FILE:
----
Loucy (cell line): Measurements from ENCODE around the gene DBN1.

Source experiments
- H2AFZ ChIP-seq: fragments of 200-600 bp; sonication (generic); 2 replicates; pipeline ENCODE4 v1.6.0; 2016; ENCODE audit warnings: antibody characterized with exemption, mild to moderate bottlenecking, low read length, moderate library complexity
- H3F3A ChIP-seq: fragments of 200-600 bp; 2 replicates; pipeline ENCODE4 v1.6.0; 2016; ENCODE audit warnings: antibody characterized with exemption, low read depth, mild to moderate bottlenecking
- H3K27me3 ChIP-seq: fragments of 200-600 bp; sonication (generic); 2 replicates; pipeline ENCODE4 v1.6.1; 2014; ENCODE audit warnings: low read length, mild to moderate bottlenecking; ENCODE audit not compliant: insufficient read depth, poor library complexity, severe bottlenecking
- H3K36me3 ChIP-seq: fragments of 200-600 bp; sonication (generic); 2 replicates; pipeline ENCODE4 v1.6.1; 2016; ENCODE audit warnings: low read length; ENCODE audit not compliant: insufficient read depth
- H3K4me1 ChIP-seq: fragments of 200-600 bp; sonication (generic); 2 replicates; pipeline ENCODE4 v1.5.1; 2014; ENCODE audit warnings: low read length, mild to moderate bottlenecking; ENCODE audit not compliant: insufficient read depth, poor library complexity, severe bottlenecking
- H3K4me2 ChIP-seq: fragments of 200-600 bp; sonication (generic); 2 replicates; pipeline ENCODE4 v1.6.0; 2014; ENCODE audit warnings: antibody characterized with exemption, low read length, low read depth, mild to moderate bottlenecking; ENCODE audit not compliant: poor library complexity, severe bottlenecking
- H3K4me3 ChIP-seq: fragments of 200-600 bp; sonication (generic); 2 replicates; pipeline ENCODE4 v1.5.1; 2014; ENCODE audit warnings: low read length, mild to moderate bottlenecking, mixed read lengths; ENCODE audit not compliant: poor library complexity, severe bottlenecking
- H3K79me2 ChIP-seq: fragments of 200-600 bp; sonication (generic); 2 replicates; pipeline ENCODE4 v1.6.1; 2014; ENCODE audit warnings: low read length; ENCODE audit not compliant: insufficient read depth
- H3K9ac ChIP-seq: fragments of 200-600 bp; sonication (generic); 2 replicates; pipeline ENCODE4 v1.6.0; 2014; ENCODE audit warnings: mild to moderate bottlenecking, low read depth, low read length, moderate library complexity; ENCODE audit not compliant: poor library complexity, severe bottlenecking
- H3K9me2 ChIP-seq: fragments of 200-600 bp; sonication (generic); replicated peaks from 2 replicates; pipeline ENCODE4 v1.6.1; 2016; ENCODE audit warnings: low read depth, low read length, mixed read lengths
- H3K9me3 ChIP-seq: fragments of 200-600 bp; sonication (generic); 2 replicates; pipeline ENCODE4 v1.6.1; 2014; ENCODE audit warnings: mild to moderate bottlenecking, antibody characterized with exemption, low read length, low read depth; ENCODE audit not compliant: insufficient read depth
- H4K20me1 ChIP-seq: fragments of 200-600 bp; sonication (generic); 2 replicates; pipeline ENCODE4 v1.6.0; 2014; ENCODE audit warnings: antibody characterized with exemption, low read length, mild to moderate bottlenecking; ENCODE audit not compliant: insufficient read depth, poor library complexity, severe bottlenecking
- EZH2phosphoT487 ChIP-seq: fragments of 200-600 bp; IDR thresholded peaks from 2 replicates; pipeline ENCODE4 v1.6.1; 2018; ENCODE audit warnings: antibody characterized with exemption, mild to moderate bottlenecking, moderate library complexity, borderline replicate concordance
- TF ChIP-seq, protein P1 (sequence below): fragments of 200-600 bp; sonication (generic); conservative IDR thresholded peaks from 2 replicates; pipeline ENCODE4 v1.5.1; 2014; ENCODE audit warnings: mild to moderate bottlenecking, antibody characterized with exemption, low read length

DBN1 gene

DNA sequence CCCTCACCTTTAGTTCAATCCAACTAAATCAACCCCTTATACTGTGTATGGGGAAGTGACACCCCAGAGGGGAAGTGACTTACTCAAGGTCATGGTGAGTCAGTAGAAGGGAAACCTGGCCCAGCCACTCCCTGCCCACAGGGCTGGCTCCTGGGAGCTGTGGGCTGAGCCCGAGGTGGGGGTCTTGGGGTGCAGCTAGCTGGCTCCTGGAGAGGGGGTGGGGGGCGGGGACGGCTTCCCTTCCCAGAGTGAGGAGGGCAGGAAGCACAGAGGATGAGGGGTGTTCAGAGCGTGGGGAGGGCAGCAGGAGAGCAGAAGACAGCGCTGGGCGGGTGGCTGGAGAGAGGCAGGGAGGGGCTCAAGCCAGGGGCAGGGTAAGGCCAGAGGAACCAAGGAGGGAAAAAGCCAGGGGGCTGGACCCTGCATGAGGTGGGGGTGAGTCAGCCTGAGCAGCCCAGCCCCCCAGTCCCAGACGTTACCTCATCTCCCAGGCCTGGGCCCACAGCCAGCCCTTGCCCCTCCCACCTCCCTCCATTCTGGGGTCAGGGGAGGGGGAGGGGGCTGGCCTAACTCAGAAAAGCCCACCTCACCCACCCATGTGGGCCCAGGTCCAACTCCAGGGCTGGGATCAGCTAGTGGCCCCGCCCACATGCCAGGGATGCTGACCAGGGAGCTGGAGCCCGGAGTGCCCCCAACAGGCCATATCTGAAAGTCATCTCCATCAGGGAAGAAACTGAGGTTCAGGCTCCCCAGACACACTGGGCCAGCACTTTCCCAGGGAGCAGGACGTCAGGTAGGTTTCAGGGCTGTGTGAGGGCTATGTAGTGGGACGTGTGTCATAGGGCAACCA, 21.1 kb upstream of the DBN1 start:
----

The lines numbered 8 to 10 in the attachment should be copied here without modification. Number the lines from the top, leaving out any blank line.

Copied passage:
- H3K4me2 ChIP-seq: fragments of 200-600 bp; sonication (generic); 2 replicates; pipeline ENCODE4 v1.6.0; 2014; ENCODE audit warnings: antibody characterized with exemption, low read length, low read depth, mild to moderate bottlenecking; ENCODE audit not compliant: poor library complexity, severe bottlenecking
- H3K4me3 ChIP-seq: fragments of 200-600 bp; sonication (generic); 2 replicates; pipeline ENCODE4 v1.5.1; 2014; ENCODE audit warnings: low read length, mild to moderate bottlenecking, mixed read lengths; ENCODE audit not compliant: poor library complexity, severe bottlenecking
- H3K79me2 ChIP-seq: fragments of 200-600 bp; sonication (generic); 2 replicates; pipeline ENCODE4 v1.6.1; 2014; ENCODE audit warnings: low read length; ENCODE audit not compliant: insufficient read depth